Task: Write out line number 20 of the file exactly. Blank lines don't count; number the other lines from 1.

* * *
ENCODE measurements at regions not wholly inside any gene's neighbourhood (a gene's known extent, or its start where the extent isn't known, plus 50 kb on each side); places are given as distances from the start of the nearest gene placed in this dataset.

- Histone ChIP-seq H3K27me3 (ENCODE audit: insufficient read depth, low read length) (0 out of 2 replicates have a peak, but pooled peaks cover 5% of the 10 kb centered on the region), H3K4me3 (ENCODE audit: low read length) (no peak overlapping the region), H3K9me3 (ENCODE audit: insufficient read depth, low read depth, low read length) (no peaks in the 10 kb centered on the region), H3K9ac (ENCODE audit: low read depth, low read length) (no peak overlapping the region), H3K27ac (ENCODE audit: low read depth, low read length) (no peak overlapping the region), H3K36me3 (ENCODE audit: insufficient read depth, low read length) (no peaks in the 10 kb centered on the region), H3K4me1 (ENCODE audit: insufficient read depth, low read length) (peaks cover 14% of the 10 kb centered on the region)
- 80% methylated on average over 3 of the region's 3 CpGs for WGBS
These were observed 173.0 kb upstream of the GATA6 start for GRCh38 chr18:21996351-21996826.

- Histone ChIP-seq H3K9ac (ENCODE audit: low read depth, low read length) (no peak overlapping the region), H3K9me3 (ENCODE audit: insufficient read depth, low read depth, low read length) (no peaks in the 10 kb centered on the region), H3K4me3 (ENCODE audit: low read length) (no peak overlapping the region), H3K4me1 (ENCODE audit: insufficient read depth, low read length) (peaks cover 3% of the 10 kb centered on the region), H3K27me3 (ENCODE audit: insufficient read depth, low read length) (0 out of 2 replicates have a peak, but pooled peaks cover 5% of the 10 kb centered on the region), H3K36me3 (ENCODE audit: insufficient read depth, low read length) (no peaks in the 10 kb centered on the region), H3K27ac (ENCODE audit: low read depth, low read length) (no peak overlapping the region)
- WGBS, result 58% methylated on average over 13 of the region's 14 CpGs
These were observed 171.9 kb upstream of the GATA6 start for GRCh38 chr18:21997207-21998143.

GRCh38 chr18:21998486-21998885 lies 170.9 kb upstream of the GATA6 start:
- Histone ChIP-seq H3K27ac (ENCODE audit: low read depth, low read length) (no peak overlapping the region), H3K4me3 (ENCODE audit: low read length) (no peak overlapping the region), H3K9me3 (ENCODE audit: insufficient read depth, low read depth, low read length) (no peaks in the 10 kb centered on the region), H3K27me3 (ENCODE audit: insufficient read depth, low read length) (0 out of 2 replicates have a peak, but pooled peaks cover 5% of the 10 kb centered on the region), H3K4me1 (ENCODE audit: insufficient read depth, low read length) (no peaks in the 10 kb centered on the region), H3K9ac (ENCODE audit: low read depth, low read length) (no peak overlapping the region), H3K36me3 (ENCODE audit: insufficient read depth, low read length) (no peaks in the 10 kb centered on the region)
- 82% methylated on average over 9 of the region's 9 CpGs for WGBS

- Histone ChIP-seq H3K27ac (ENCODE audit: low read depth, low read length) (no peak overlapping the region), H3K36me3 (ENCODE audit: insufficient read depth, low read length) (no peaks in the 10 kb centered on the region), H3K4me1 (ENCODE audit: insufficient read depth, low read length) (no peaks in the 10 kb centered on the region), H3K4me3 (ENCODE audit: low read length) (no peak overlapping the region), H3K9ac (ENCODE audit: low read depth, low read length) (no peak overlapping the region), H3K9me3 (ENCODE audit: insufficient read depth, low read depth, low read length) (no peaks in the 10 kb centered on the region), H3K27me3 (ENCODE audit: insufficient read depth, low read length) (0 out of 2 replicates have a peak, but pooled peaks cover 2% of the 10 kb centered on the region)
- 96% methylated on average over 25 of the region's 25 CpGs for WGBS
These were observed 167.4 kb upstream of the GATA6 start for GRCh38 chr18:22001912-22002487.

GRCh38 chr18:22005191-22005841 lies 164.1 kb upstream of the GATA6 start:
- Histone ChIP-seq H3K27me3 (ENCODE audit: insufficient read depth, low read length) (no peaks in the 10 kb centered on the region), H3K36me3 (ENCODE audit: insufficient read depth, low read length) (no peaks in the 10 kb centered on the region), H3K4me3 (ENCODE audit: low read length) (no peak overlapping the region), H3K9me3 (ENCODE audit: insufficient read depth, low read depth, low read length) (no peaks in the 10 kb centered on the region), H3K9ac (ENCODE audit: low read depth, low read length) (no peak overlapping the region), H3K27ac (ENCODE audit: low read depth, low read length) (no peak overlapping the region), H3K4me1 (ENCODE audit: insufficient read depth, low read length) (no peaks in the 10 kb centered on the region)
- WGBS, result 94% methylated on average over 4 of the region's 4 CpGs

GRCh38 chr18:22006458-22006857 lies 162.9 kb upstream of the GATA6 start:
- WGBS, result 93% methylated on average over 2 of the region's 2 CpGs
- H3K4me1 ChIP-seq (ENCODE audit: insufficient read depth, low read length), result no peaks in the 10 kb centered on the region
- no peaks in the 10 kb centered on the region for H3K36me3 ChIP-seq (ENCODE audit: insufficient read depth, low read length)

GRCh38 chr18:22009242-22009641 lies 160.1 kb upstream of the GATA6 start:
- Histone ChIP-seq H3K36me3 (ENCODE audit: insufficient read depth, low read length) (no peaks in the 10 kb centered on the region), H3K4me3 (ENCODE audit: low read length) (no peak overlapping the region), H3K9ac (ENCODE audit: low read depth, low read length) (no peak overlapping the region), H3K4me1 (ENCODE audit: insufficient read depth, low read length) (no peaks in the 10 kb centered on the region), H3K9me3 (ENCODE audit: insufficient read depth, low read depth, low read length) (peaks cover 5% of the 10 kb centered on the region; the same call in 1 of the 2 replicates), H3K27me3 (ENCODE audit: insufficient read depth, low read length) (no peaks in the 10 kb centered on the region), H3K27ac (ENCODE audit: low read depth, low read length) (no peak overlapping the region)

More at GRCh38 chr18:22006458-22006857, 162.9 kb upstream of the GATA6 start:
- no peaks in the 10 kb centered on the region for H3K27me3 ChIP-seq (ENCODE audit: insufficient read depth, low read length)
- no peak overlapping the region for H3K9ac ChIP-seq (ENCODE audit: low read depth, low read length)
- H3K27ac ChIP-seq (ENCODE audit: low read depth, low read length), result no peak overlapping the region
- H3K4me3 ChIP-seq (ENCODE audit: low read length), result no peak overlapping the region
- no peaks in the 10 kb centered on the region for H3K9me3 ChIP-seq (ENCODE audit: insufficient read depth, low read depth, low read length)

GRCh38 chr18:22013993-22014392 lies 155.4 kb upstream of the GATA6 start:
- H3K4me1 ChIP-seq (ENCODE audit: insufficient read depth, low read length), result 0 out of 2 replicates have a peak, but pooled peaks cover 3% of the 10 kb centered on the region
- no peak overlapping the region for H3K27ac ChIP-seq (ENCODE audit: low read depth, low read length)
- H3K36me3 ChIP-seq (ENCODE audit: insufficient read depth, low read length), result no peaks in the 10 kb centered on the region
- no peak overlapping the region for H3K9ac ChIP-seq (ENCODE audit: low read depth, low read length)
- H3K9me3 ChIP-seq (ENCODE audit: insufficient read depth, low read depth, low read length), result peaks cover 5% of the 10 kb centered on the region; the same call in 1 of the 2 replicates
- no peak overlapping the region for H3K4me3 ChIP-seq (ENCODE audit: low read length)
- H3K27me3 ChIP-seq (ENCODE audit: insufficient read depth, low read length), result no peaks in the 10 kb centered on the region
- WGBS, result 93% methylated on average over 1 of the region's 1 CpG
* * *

- no peaks in the 10 kb centered on the region for H3K36me3 ChIP-seq (ENCODE audit: insufficient read depth, low read length)